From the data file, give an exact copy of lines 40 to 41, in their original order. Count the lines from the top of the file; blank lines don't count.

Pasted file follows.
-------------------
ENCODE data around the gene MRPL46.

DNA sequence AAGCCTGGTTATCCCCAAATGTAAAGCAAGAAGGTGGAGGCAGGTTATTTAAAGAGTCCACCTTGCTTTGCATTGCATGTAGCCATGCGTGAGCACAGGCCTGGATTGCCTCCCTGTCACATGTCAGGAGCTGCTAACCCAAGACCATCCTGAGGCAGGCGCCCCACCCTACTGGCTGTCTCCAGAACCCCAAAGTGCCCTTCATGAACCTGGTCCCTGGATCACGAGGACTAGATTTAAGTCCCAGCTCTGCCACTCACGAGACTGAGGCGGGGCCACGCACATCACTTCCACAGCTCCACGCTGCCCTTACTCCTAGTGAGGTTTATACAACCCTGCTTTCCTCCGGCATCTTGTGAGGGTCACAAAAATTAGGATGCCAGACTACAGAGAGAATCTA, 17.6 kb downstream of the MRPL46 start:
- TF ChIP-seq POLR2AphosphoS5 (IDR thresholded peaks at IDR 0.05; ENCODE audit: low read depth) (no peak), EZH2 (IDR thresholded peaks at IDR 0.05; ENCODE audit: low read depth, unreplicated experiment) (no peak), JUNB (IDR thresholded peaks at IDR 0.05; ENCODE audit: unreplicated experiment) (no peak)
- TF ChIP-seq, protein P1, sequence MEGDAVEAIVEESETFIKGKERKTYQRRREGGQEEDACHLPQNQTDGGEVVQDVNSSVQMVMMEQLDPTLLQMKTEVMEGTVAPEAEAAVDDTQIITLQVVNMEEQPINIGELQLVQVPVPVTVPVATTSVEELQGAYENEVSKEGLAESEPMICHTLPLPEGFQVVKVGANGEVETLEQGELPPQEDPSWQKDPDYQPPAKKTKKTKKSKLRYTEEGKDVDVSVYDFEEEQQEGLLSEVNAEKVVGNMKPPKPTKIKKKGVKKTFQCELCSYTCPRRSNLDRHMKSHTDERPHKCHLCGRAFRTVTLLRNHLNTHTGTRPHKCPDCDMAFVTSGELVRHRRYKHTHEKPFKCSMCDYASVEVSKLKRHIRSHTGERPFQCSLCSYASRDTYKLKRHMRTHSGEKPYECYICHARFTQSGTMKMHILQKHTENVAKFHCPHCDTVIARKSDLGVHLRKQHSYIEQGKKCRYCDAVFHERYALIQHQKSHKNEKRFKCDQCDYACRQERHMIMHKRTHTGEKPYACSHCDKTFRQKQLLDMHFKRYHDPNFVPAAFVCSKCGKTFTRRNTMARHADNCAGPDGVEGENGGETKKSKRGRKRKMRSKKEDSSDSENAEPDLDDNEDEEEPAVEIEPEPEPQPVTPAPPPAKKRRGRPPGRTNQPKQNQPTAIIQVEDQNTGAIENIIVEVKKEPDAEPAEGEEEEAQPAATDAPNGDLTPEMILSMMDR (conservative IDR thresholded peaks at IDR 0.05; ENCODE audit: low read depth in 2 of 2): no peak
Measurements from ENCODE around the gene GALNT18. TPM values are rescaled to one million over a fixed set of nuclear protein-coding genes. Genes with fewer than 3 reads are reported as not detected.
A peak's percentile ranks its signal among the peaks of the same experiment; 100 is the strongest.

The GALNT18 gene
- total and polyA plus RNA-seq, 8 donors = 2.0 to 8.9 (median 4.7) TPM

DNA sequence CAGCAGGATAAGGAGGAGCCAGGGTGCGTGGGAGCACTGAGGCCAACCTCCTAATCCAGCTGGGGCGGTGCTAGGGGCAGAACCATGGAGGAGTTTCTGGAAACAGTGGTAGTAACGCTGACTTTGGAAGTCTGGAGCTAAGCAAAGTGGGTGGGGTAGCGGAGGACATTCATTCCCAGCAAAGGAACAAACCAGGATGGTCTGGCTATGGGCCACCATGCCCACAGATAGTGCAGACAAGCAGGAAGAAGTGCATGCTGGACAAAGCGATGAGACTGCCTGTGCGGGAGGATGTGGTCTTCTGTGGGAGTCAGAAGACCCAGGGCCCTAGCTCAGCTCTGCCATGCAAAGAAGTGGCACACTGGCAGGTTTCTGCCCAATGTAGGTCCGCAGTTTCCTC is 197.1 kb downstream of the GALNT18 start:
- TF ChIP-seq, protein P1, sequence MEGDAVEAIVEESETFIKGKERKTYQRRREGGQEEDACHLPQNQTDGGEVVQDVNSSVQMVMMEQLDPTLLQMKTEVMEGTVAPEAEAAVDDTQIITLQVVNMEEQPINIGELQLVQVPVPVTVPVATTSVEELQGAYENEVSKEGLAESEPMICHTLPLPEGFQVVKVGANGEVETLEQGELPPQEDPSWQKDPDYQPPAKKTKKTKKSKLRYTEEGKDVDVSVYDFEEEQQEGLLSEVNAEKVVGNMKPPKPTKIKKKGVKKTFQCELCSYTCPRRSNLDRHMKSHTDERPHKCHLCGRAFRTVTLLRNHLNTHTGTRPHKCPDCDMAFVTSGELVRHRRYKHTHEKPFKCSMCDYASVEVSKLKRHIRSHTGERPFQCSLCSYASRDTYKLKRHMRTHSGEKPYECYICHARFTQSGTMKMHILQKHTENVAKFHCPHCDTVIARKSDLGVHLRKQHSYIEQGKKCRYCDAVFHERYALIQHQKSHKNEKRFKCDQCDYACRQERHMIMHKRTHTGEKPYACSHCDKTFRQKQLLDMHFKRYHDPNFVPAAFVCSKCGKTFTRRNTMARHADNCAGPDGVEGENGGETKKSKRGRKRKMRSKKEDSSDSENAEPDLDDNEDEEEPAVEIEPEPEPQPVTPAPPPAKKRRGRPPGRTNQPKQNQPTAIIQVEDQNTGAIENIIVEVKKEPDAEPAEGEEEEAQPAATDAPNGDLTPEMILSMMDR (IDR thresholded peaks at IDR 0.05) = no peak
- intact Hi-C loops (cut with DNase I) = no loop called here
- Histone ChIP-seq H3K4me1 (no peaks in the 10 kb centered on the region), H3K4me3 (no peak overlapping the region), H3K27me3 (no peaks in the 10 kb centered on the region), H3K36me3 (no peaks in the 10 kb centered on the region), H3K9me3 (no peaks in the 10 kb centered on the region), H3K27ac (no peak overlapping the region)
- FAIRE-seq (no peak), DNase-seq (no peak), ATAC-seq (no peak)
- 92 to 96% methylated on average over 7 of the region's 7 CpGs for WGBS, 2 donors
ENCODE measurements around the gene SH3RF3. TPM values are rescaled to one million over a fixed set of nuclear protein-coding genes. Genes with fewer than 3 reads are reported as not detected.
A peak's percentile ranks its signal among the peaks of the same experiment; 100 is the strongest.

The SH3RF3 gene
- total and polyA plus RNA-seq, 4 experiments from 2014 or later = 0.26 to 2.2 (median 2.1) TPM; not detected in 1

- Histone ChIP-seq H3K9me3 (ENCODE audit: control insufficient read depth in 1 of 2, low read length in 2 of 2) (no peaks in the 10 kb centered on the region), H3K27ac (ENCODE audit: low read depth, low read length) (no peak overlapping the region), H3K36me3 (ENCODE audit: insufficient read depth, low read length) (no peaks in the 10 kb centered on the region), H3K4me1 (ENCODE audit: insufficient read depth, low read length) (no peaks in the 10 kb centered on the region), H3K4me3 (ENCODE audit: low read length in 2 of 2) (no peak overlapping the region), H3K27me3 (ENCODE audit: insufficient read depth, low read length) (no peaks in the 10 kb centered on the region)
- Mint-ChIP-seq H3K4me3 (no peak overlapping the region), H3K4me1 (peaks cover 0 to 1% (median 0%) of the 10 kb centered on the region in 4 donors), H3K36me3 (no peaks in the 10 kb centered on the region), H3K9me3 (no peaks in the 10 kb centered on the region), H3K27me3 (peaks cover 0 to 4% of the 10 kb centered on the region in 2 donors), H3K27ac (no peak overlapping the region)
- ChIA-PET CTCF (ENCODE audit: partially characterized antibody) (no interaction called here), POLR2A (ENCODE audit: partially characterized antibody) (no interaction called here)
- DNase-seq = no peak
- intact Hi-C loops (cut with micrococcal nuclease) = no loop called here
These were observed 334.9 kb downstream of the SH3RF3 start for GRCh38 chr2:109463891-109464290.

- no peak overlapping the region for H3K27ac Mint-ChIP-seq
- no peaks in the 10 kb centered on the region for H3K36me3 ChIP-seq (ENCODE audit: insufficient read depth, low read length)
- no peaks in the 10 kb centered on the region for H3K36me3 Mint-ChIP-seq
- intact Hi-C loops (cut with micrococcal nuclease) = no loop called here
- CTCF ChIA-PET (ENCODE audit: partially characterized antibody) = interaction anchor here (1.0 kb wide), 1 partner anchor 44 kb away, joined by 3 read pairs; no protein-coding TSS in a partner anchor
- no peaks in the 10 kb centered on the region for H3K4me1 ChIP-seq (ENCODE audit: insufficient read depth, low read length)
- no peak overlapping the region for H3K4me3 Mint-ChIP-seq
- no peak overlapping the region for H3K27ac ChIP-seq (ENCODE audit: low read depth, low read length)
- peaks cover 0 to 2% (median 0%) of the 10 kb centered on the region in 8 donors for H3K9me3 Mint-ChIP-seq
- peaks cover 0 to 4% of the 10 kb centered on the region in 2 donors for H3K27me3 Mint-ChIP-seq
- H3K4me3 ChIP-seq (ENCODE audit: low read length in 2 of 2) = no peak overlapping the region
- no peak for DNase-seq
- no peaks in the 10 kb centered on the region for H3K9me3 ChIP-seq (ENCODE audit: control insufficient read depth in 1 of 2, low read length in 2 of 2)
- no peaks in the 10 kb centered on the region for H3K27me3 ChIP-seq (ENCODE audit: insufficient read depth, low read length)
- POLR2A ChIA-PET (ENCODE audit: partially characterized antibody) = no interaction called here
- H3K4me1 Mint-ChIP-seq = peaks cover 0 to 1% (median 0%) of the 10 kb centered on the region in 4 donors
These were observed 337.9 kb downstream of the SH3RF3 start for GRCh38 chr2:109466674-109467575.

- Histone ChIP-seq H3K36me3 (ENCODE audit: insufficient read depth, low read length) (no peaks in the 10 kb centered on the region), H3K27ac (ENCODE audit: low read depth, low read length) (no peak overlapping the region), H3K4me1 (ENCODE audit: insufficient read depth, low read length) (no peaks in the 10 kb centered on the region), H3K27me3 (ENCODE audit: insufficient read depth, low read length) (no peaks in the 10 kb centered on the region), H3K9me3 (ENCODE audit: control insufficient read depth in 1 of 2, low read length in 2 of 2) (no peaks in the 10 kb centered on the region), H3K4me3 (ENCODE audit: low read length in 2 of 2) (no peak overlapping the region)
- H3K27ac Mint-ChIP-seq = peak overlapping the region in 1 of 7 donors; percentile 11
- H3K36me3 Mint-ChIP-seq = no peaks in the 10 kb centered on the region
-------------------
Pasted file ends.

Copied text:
- H3K4me1 Mint-ChIP-seq = peaks cover 0 to 1% (median 0%) of the 10 kb centered on the region in 4 donors
These were observed 337.9 kb downstream of the SH3RF3 start for GRCh38 chr2:109466674-109467575.